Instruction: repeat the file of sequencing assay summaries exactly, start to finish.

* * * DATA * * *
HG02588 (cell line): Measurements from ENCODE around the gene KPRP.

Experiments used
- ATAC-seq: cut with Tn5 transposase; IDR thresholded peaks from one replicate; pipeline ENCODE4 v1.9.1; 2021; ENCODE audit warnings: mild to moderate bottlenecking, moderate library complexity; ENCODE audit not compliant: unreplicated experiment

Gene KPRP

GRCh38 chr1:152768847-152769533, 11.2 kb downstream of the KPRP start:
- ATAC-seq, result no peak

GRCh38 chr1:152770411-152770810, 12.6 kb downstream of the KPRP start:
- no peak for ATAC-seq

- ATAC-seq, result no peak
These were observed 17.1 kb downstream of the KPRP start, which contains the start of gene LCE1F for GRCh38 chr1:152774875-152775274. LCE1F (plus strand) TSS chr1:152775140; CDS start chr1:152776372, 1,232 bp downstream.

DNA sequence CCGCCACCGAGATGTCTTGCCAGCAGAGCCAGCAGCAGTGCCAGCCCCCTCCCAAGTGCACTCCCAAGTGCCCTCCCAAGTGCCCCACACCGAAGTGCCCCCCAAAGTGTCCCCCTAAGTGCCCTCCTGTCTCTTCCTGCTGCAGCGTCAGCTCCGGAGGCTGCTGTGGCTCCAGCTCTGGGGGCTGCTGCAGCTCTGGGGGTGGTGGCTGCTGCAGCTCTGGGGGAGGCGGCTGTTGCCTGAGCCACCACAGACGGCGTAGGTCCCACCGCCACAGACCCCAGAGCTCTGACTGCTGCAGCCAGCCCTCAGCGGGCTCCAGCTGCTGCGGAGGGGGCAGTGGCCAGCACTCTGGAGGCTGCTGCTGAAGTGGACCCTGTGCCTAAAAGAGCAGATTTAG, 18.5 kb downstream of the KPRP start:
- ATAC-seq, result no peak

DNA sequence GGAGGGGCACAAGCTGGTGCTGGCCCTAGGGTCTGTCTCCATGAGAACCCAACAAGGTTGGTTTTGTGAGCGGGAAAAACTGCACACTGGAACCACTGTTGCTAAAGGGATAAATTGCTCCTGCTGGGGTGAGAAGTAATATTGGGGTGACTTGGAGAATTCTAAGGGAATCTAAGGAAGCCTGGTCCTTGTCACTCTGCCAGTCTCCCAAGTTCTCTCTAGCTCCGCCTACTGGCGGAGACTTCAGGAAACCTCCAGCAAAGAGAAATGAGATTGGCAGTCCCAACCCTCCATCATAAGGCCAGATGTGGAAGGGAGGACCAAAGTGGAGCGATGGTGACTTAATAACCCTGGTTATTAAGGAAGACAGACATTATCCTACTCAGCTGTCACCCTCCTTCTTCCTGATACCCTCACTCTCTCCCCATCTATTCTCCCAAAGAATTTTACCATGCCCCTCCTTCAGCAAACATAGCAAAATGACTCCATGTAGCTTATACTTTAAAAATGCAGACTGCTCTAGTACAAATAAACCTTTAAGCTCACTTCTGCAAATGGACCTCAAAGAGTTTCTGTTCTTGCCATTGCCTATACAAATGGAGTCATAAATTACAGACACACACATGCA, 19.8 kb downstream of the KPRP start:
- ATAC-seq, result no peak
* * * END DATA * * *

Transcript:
HG02588 (cell line): Measurements from ENCODE around the gene KPRP.

Experiments used
- ATAC-seq: cut with Tn5 transposase; IDR thresholded peaks from one replicate; pipeline ENCODE4 v1.9.1; 2021; ENCODE audit warnings: mild to moderate bottlenecking, moderate library complexity; ENCODE audit not compliant: unreplicated experiment

Gene KPRP

GRCh38 chr1:152768847-152769533, 11.2 kb downstream of the KPRP start:
- ATAC-seq, result no peak

GRCh38 chr1:152770411-152770810, 12.6 kb downstream of the KPRP start:
- no peak for ATAC-seq

- ATAC-seq, result no peak
These were observed 17.1 kb downstream of the KPRP start, which contains the start of gene LCE1F for GRCh38 chr1:152774875-152775274. LCE1F (plus strand) TSS chr1:152775140; CDS start chr1:152776372, 1,232 bp downstream.

DNA sequence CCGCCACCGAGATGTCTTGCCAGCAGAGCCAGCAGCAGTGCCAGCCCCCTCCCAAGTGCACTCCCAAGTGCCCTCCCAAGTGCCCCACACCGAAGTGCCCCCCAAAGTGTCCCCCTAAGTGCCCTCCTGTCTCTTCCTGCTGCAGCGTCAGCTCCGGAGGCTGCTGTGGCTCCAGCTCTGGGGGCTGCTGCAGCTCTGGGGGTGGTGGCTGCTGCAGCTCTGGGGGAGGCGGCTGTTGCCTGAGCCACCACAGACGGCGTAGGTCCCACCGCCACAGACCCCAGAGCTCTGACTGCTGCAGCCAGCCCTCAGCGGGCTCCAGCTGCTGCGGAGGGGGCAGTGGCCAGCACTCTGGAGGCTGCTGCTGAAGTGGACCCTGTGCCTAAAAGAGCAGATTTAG, 18.5 kb downstream of the KPRP start:
- ATAC-seq, result no peak

DNA sequence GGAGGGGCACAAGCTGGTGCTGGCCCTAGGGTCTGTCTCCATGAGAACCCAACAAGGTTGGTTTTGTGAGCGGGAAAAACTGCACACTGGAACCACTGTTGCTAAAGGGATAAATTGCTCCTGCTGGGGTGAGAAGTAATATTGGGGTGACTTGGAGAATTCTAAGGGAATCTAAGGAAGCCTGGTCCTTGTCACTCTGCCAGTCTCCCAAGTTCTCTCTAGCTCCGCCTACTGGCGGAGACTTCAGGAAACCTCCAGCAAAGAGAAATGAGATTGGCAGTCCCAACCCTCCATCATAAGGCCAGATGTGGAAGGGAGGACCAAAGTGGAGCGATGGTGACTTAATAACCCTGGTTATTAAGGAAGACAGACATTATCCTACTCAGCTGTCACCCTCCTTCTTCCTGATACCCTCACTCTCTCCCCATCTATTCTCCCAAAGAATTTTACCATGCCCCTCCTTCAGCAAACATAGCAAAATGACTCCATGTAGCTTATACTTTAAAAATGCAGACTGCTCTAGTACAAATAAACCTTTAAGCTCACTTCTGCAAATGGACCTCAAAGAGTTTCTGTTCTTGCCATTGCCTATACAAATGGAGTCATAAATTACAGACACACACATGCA, 19.8 kb downstream of the KPRP start:
- ATAC-seq, result no peak